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Serving Up Sisterhood: A Taste of Home and Connection

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Serving Up Sisterhood: A Taste of Home and Connection

Zeina Kanawati, originally from Damascus, Syria, now calls Berlin home after moving through various countries with her family

Zeina Kanawati, originally from Damascus, Syria, now lives in Berlin. Photo: Zeina

For the past five years, Zeina has been working with one of our Conflict Response Fund partners, Women Now for Development, a Syrian organisation that supports women's rights and development in conflict-affected areas.

As the Communication Director, Zeina has been deeply involved in documenting and sharing the stories of women in conflict and refugee situations.

Finding home in Berlin

When Zeina first arrived in Berlin, she was struck by the familiar sights, sounds and smells of Syrian restaurants and Arabic-speaking people.

Despite the sad reality that these communities were formed out of necessity, escaping conflict and danger, they managed to recreate a piece of their homeland in a foreign place. Through food, they introduced themselves and their culture to their new neighbours, often before even learning the language or addressing stereotypes of refugees.

Zeina recalls: 

It felt immediately like home.

Zeina Kanawati
Serving a Syrian breakfast at her home in Berlin. Photo: Zeina

The Rituals of Food

For Zeina, food is more than sustenance; it is a profound connection to her roots and culture. She explains:

It's not just about one dish; it's about the full culture, the rituals around food.

Zeina's Fatteh dish, which reminds her of her home and fond memories in Syria. Photo: Zeina

In Syria, weekends were marked by a traditional breakfast of hummus and yoghurt-based dishes, a tradition Zeina continues with her children in Berlin. This ritual, carried from her homeland, now binds her family together in their new environment.

One of the dishes that hold special significance for Zeina is Fatteh. Originating from the Levantine region, Fatteh is made from chickpeas cooked with cumin, garlic and lemon, mixed with yoghurt and tahini, and topped with crunchy bread and ghee.

For Zeina, Fatteh not only brings back memories of home but also symbolises resilience and creativity in the face of hardship.

The literal meaning of Fatteh is 'leftovers". It's a dish that evolved from using what was available, but it tastes amazing.

Zeina vividly describes the sensory experience of preparing and eating Fatteh. The aroma of garlic, lemon zest and cumin wafting through her kitchen instantly transports her back to her childhood in Syria. 

It smells like my family when I was a small child.

Though her family is now scattered across different countries, the familiar scent of Fatteh brings back cherished memories and a sense of togetherness.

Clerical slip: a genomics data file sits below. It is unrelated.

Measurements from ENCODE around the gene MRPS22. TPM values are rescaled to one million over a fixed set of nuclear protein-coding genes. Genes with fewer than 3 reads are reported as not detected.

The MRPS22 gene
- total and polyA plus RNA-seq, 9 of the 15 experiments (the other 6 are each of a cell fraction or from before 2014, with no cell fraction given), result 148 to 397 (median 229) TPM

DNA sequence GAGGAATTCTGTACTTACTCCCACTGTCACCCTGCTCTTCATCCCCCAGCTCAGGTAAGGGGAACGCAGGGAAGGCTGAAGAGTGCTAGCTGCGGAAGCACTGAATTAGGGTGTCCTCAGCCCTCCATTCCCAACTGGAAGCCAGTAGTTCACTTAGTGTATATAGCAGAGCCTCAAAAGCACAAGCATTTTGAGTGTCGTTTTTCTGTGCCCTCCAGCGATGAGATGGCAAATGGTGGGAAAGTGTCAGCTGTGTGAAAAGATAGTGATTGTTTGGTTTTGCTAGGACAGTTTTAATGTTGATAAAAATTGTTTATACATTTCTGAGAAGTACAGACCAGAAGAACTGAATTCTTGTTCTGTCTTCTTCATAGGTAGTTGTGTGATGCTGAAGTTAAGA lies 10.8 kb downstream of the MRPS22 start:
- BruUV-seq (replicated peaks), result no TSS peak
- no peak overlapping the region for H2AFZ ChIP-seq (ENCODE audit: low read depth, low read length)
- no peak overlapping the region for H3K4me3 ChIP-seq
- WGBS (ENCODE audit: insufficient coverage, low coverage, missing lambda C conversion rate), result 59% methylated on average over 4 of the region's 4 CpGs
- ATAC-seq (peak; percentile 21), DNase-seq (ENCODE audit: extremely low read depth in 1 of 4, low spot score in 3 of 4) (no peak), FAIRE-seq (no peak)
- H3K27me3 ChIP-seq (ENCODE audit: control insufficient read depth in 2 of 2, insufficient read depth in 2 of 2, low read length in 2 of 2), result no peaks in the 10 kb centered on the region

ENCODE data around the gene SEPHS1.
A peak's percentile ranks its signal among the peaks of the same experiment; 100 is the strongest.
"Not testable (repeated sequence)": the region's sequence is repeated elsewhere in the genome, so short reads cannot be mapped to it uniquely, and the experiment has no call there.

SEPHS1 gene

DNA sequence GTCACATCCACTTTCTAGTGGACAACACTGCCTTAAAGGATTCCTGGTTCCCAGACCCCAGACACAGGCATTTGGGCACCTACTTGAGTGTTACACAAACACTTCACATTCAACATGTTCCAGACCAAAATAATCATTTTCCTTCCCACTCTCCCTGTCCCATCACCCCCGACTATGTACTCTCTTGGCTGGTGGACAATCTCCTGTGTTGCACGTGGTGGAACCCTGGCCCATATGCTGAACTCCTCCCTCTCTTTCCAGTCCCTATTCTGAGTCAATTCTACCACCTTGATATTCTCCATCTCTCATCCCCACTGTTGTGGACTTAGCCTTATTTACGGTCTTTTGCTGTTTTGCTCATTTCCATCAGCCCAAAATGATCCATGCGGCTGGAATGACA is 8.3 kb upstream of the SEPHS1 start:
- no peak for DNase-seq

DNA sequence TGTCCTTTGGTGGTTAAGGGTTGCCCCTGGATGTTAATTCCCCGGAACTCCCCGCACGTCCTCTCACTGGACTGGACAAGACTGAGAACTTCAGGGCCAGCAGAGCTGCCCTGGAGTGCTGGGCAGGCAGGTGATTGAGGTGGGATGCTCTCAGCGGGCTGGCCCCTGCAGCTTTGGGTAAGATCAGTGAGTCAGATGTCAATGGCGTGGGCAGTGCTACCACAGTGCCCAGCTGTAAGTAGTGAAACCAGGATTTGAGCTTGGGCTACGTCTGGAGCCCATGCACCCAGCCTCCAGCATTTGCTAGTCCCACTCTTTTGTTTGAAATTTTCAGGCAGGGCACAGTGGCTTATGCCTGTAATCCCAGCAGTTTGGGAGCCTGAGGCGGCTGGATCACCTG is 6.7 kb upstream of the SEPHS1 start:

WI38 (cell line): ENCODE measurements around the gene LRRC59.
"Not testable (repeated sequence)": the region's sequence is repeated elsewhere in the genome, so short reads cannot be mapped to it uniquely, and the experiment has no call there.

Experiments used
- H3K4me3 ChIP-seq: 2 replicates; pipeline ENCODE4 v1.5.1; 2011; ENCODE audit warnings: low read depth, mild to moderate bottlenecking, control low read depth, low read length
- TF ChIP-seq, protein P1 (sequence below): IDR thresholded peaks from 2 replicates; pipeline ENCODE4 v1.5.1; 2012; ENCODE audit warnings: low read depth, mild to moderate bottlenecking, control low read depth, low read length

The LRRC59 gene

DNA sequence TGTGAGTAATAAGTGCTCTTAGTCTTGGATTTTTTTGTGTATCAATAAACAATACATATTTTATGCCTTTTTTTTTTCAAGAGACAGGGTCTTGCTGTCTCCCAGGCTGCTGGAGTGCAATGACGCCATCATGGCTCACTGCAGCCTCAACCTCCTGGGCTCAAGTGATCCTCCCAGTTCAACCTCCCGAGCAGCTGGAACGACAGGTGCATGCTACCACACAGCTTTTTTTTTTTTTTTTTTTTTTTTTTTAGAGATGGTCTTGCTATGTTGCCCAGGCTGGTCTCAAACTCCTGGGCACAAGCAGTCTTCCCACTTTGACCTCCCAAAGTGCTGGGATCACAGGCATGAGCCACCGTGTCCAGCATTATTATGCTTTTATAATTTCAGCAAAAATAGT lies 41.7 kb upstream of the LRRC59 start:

Food as a Tool for Connection

Beyond personal nostalgia, food plays a crucial role in bridging gaps between cultures. Zeina shares how food acts as the first hello between refugees and their new communities:

We knock on the doors of our neighbours with a small plate of food to taste. This is the first smile, the first hello.

Sharing food helps break down stereotypes and creates a common language, fostering understanding and acceptance. Zeina also highlights the collective power of food in times of crisis.

After the devastating earthquake in Syria and Turkey, a community kitchen initiative emerged, supported by Women Now for Development. Women came together to cook and distribute meals to those in need. Zeina shared:

Food became a form of resistance and a symbol of our longing to live again.

Through cooking and sharing meals, these women found a way to support their community and reclaim a sense of normalcy amidst the chaos.

What makes us stronger podcast
What Makes Us Stronger is a podcast by Women for Women International. This episode, A Taste of Home, has been produced in honour of World Refugee Week and is the first episode of Season 3, brought to you thanks to players of People’s Postcode Lottery with funds awarded by Postcode Justice Trust in support of women survivors of war. Listen free wherever you get your podcasts. 


a taste of home

What is it about the food we eat that connects us to the places we're from? For refugees fleeing conflict, cooking an old family recipe can be a treasured connection to a lost homeland. 

Hear from two women displaced by war, Women for Women International’s Storai Ahmadi and Zeina Kanawati from Women Now for Development, about what they cook that reminds them of home. Podcast host, Nisha Singh, also talks to Heifa Odeh, Palestinian-American chef, Fufu’s Kitchen food blogger and author of Dine in Palestine about the recipes handed down through generations of her family. 

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